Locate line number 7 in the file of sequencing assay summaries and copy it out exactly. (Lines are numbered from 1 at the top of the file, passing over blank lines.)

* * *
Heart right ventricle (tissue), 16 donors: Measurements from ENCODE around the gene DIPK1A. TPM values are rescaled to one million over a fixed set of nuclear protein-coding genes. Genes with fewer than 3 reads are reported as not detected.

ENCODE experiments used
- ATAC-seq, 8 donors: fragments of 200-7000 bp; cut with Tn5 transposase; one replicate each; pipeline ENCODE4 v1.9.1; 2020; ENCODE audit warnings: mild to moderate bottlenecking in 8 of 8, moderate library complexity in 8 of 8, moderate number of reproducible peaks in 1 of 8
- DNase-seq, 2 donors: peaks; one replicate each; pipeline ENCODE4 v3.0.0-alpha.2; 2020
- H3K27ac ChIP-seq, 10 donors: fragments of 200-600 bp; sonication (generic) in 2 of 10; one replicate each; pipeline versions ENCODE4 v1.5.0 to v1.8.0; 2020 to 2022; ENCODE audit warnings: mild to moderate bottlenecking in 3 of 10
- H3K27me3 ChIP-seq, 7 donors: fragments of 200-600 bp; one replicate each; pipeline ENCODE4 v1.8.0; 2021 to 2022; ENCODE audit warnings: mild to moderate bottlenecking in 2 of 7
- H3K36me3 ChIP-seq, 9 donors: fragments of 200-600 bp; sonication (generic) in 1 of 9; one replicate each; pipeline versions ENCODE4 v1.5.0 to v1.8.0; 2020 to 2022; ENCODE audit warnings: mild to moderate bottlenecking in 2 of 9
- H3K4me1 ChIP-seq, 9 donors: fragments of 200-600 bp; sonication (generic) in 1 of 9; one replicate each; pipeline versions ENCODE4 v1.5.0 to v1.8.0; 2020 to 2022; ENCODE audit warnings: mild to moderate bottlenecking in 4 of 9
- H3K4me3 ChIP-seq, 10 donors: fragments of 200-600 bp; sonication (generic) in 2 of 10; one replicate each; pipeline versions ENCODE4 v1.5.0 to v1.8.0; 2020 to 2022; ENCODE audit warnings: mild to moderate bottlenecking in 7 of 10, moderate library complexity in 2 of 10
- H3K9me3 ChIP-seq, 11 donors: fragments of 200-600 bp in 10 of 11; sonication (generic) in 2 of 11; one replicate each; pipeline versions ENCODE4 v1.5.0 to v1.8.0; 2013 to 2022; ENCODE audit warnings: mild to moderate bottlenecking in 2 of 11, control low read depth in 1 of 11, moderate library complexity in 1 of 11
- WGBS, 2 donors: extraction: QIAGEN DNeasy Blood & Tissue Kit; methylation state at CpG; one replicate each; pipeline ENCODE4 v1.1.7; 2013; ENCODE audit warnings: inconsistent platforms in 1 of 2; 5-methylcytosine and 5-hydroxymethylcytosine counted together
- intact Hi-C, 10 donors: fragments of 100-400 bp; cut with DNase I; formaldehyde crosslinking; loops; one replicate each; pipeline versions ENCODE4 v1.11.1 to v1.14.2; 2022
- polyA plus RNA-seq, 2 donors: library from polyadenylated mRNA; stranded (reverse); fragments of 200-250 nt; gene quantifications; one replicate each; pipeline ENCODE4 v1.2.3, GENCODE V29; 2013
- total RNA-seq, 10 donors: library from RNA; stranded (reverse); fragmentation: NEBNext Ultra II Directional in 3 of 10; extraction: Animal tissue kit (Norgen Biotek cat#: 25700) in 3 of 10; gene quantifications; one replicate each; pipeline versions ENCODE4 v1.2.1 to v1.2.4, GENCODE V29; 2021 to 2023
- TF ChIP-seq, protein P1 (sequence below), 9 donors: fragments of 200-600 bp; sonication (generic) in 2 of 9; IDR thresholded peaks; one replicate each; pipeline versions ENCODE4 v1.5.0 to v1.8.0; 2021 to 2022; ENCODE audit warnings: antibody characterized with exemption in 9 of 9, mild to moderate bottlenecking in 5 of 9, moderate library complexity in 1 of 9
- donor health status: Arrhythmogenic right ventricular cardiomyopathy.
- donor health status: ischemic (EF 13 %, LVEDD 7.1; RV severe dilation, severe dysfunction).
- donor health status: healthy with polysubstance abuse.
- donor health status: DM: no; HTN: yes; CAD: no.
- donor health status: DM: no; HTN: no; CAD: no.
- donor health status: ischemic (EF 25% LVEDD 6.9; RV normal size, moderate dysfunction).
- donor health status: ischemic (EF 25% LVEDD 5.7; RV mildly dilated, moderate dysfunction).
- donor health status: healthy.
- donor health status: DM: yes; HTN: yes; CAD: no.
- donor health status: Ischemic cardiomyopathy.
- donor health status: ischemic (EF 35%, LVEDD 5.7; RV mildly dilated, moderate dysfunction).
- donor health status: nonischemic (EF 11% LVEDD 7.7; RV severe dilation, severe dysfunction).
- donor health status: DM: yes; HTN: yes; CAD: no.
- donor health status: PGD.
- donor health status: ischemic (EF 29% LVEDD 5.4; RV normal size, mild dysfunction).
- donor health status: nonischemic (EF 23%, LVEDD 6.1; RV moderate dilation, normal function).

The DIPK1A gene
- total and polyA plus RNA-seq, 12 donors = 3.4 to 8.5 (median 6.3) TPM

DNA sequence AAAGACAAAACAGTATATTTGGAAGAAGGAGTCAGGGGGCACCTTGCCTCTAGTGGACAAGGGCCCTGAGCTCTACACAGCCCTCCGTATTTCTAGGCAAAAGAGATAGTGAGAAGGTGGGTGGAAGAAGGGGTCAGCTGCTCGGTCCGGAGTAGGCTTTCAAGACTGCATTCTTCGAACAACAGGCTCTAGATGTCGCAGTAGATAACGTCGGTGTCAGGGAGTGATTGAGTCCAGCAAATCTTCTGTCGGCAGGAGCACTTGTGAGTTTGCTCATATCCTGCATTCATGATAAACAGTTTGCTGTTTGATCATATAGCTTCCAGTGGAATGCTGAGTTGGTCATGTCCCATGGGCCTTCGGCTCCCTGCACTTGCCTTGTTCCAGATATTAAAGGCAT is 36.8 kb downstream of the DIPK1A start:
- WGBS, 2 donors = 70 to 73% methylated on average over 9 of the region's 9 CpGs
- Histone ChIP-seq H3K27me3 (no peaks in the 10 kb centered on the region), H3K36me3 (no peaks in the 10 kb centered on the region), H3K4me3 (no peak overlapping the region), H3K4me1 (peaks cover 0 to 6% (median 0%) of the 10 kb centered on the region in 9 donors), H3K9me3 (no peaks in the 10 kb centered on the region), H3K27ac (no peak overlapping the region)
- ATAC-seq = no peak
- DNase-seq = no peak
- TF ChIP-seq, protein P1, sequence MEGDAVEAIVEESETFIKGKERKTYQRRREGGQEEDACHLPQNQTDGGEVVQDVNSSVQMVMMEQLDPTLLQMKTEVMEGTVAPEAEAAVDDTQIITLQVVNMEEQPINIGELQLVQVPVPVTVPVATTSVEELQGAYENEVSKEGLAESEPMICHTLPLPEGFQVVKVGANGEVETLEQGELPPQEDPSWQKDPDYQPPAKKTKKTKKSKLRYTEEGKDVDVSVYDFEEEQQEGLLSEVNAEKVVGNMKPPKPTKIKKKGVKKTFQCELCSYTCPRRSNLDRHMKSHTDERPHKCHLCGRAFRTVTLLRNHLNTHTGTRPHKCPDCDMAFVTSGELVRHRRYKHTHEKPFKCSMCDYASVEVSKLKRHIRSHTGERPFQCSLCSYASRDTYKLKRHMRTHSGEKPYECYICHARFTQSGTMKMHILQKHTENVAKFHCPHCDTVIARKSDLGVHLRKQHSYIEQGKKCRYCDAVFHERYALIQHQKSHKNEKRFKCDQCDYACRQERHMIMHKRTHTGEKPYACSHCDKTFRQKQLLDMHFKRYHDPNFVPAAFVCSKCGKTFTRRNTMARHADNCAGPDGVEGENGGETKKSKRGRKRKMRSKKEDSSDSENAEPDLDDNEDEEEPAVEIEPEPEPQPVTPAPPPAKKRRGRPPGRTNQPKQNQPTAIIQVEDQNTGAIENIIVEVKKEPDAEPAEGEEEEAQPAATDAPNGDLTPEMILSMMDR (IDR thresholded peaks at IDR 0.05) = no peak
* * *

- H3K36me3 ChIP-seq, 9 donors: fragments of 200-600 bp; sonication (generic) in 1 of 9; one replicate each; pipeline versions ENCODE4 v1.5.0 to v1.8.0; 2020 to 2022; ENCODE audit warnings: mild to moderate bottlenecking in 2 of 9